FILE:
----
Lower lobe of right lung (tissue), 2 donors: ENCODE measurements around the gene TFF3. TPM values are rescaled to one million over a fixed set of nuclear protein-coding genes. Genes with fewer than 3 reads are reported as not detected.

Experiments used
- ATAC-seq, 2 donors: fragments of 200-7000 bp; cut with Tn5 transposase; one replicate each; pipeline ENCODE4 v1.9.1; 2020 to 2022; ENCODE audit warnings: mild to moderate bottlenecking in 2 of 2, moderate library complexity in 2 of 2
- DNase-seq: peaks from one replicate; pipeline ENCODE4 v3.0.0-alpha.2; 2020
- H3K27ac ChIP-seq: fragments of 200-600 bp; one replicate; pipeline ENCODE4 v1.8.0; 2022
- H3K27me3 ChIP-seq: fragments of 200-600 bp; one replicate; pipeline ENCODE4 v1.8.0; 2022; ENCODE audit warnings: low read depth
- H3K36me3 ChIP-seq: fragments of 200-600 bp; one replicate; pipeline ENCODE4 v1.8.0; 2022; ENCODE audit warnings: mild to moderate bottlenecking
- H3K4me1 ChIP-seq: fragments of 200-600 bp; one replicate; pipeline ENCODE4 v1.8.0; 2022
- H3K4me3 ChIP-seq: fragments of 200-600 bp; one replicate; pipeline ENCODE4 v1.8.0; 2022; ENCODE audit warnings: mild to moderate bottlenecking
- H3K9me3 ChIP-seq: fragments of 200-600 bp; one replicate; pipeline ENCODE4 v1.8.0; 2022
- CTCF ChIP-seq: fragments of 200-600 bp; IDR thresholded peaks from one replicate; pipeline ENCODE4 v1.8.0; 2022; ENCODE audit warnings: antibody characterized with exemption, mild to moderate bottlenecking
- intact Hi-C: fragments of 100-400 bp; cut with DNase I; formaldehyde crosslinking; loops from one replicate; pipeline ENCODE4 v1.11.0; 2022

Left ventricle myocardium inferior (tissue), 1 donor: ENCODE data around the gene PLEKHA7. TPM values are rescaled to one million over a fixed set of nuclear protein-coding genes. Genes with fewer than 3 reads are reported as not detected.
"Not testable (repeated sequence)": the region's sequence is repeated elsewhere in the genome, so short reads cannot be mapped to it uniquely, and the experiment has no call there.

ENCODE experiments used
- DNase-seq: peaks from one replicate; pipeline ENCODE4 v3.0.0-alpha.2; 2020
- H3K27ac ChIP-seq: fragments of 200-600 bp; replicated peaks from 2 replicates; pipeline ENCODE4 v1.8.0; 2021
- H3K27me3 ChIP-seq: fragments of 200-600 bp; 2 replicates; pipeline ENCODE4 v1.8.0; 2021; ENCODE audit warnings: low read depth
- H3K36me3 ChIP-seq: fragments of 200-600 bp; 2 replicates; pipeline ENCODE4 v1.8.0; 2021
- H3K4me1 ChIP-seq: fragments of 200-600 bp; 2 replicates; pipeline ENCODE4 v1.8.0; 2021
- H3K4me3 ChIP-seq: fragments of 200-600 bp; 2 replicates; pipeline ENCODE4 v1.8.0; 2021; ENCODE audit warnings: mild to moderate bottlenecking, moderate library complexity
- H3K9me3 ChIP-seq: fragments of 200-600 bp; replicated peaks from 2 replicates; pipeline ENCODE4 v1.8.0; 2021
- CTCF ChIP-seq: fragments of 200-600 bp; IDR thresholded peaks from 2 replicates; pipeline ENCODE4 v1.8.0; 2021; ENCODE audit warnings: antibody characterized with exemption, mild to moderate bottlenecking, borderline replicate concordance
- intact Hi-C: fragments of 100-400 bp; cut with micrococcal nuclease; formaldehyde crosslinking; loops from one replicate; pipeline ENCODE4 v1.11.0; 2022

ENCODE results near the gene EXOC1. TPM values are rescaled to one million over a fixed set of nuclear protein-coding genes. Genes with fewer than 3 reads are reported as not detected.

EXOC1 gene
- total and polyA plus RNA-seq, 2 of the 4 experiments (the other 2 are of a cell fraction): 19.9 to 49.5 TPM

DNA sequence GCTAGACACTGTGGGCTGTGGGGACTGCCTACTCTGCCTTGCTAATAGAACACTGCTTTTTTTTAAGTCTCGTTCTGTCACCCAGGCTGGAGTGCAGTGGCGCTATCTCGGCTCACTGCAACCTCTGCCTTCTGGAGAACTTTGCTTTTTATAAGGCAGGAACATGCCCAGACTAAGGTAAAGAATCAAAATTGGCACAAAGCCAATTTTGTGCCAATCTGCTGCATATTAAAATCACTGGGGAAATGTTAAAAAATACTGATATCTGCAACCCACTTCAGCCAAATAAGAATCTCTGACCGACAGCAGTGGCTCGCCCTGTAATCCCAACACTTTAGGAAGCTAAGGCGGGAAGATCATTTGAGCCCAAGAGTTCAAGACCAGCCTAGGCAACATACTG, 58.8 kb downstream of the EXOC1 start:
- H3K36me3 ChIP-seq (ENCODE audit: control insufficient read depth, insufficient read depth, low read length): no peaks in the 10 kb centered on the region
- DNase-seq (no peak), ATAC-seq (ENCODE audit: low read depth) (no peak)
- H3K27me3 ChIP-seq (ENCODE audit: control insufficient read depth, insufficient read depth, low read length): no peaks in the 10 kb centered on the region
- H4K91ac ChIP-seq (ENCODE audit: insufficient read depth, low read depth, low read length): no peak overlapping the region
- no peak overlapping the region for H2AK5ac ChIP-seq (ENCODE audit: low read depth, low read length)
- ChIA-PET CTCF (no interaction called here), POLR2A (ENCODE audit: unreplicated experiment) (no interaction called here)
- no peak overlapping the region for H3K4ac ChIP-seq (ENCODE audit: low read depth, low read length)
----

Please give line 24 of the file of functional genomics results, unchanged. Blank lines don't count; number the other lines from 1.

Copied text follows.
- intact Hi-C: fragments of 100-400 bp; cut with micrococcal nuclease; formaldehyde crosslinking; loops from one replicate; pipeline ENCODE4 v1.11.0; 2022